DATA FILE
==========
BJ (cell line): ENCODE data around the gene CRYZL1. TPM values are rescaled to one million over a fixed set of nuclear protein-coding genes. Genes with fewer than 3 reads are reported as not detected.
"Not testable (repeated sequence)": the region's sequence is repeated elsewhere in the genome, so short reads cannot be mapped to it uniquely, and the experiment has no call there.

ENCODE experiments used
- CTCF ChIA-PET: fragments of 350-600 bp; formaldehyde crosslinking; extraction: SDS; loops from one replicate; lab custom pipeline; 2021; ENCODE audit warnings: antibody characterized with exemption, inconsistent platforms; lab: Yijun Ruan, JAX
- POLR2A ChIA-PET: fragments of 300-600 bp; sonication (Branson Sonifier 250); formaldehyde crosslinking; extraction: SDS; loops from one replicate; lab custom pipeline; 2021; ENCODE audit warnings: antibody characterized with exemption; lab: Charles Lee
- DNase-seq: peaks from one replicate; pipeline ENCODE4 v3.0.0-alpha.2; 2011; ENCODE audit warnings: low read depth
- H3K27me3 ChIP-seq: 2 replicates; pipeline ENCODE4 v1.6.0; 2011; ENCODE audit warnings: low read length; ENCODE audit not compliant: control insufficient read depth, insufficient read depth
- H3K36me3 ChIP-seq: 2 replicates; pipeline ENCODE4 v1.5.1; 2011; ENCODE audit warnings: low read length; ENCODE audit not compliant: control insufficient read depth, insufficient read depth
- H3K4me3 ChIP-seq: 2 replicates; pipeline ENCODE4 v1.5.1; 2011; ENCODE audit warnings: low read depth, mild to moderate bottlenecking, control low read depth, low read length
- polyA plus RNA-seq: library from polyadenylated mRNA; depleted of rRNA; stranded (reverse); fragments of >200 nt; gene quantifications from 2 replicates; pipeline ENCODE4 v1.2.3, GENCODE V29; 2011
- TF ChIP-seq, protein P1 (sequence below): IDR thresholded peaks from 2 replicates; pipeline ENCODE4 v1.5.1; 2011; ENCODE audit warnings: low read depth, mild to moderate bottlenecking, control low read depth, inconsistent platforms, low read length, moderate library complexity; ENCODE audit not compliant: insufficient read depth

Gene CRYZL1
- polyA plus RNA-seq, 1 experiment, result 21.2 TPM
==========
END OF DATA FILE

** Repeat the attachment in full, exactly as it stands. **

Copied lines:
BJ (cell line): ENCODE data around the gene CRYZL1. TPM values are rescaled to one million over a fixed set of nuclear protein-coding genes. Genes with fewer than 3 reads are reported as not detected.
"Not testable (repeated sequence)": the region's sequence is repeated elsewhere in the genome, so short reads cannot be mapped to it uniquely, and the experiment has no call there.

ENCODE experiments used
- CTCF ChIA-PET: fragments of 350-600 bp; formaldehyde crosslinking; extraction: SDS; loops from one replicate; lab custom pipeline; 2021; ENCODE audit warnings: antibody characterized with exemption, inconsistent platforms; lab: Yijun Ruan, JAX
- POLR2A ChIA-PET: fragments of 300-600 bp; sonication (Branson Sonifier 250); formaldehyde crosslinking; extraction: SDS; loops from one replicate; lab custom pipeline; 2021; ENCODE audit warnings: antibody characterized with exemption; lab: Charles Lee
- DNase-seq: peaks from one replicate; pipeline ENCODE4 v3.0.0-alpha.2; 2011; ENCODE audit warnings: low read depth
- H3K27me3 ChIP-seq: 2 replicates; pipeline ENCODE4 v1.6.0; 2011; ENCODE audit warnings: low read length; ENCODE audit not compliant: control insufficient read depth, insufficient read depth
- H3K36me3 ChIP-seq: 2 replicates; pipeline ENCODE4 v1.5.1; 2011; ENCODE audit warnings: low read length; ENCODE audit not compliant: control insufficient read depth, insufficient read depth
- H3K4me3 ChIP-seq: 2 replicates; pipeline ENCODE4 v1.5.1; 2011; ENCODE audit warnings: low read depth, mild to moderate bottlenecking, control low read depth, low read length
- polyA plus RNA-seq: library from polyadenylated mRNA; depleted of rRNA; stranded (reverse); fragments of >200 nt; gene quantifications from 2 replicates; pipeline ENCODE4 v1.2.3, GENCODE V29; 2011
- TF ChIP-seq, protein P1 (sequence below): IDR thresholded peaks from 2 replicates; pipeline ENCODE4 v1.5.1; 2011; ENCODE audit warnings: low read depth, mild to moderate bottlenecking, control low read depth, inconsistent platforms, low read length, moderate library complexity; ENCODE audit not compliant: insufficient read depth

Gene CRYZL1
- polyA plus RNA-seq, 1 experiment, result 21.2 TPM